In these modern times, most of us fondly (or not so fondly) remember sitting in a wooden or plastic school desk as our lessons were delivered to us. Some of us listened with the utmost attention, while others doodled our crushes' names in the lower corner while the instructor droned on like Charlie Brown's teacher. Whatever our experience in school, the desk was certainly a large part of it. In this article, we'll look at a brief history of school desks and how they've evolved over time.
The Before Times
School desks were not invented until 1880. Before that time, few children went to school, as there were no laws mandating that they attend school. Many worked in factories or for their parents. The lucky ones who received education were tutored at home where they studied at adult-sized desks. If they did go to an actual school, they either studied on long tables in lecture halls, or, in poorer areas, sat on benches where they studied without a desk and struggled to write on their laps.
The First Model
The first school desk was made in 1880 by John D. Loughlin in Sidney, Ohio. The desk, known as "The Fashion Desk," proved to be extremely popular across the country. The practicality of the desks allowed for many to be put together in a one room schoolhouse, and the fashion aspect of it was aesthetically pleasing to those in the education industry. Loughlin's marketing campaign also helped to sell these desks, which would eventually sweep the nation. The "Fashion Desks" were desks attached to one another and were big enough to seat two or three children. Usually, there was an inkwell so that the student could replenish his pen's supply.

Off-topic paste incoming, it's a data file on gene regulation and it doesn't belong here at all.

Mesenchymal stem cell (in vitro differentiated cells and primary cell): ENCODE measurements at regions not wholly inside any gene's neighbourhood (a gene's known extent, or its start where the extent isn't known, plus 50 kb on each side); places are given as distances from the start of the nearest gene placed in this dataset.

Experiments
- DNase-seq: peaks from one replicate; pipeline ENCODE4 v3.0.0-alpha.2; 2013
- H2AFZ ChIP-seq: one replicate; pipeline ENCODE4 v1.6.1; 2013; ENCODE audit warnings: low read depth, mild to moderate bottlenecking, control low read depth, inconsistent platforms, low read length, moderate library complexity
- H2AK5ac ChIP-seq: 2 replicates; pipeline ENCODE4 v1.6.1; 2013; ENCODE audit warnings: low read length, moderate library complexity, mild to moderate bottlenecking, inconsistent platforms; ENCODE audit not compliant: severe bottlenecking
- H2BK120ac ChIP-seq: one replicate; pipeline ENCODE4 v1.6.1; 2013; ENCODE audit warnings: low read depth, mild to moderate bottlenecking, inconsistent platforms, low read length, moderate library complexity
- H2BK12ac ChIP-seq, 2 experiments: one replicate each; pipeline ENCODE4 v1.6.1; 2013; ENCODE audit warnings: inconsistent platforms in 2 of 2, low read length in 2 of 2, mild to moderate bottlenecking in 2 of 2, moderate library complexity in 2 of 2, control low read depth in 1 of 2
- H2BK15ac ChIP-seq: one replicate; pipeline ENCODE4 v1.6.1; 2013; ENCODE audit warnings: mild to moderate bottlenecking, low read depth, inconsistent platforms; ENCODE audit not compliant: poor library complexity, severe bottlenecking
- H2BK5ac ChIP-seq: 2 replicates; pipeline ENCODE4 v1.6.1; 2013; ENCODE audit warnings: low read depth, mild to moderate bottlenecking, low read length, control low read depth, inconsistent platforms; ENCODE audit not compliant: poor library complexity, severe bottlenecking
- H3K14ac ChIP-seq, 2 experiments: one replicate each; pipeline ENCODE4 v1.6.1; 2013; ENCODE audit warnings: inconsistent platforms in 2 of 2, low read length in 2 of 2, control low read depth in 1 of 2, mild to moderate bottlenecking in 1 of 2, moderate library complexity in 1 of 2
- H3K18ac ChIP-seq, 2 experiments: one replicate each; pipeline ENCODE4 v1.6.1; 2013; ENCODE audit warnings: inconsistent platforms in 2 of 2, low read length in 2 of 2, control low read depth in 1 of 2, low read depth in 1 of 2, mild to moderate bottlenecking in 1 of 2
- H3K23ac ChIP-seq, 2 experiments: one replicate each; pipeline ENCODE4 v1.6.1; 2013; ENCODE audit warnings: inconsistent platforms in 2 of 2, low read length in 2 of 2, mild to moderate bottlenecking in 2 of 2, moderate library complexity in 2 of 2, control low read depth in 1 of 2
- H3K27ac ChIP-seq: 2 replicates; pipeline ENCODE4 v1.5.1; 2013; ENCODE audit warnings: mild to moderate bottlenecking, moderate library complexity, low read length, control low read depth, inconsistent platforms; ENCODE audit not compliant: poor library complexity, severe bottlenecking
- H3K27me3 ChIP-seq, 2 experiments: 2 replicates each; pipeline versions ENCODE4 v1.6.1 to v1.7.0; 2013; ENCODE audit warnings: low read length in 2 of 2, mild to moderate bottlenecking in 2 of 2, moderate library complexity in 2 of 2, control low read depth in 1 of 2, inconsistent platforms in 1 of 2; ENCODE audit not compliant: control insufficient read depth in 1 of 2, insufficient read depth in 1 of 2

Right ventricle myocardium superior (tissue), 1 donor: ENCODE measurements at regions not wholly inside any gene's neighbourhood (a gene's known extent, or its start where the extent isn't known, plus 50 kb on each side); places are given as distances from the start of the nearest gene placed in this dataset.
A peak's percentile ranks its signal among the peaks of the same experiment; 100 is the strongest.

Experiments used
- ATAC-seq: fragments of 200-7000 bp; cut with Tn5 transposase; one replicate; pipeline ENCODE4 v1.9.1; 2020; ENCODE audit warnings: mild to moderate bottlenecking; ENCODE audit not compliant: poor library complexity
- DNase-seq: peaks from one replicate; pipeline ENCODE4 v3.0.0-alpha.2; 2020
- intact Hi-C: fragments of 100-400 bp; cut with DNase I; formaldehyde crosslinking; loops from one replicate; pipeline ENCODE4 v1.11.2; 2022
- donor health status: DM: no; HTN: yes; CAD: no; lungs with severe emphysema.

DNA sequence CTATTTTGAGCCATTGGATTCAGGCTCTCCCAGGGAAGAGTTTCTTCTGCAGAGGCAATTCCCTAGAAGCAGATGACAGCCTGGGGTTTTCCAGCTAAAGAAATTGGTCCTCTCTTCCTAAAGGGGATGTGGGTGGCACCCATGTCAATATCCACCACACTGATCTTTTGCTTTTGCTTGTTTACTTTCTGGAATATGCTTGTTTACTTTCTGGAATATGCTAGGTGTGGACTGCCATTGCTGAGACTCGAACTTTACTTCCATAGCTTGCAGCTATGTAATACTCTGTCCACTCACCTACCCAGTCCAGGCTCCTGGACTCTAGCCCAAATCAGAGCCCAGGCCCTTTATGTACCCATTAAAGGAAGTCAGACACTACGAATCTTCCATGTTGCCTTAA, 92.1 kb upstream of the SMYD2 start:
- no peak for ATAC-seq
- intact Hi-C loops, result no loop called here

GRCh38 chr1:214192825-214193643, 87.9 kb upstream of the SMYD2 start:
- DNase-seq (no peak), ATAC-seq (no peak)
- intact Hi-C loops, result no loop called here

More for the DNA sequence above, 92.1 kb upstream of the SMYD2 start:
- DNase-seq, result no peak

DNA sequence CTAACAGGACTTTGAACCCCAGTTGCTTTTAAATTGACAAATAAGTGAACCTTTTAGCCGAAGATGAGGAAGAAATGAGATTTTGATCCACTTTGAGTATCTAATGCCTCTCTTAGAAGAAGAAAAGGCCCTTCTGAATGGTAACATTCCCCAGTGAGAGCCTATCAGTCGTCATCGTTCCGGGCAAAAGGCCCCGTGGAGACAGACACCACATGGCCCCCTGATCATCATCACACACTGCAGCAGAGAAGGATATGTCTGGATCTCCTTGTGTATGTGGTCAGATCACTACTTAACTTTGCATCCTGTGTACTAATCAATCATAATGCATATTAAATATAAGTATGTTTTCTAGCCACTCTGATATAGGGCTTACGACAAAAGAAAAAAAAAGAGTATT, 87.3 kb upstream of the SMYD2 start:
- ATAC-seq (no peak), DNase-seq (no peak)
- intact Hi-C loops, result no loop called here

The Next Generation
Loughlin's desk model became popular and remained so for many years. As time went on and the need for students to store papers and homework increased, desks were designed to accommodate these changing needs. Desks were manufactured with "cubbyholes" underneath where students could place their books. Some desks were designed with surfaces that lifted up so students could put supplies inside of the desk. Most of these models were made out of wood. Eventually desks that folded up were designed; these could easily be put away if necessary. These new desks also helped pave the way for school becoming compulsory for all children under 16, making some schools significantly overcrowded.
As time went on, the idea of saving wood became in fashion. In the 1960s and 1970s, many desks were made fully out of metal, but these were mostly used for high school students. Some of these desks were attached to folding chairs, while some were fixed. Most school desks had storage space underneath the chairs. Still made in the design of Loughlin's brainchild, most of the desks contained a chair with writing tablet attached to it, although differing to accommodate materials and space saving.
Some of the earlier desks, which lift up to allow storage, are still used in primary schools. However, there have been significant safety concerns about these desks. Children have frequently opened them and accidentally closed them on their arms causing broken bones. In addition, many of the cubbies now cause cheating concerns as students can put their cell phone under their desk and text to one another. But despite these concerns, desks remain a fixed symbol in our minds representing either our beloved or loathed days in school.
Writing since 2008, Fiona Miller has taught English in Eastern Europe and also teaches kids in New York schools about the Holocaust. Her work can be found on Overstock.com, ConnectED and various other Web sites. Miller holds a B.A. in French from Chapman University and an M.A. in educational theater from New York University.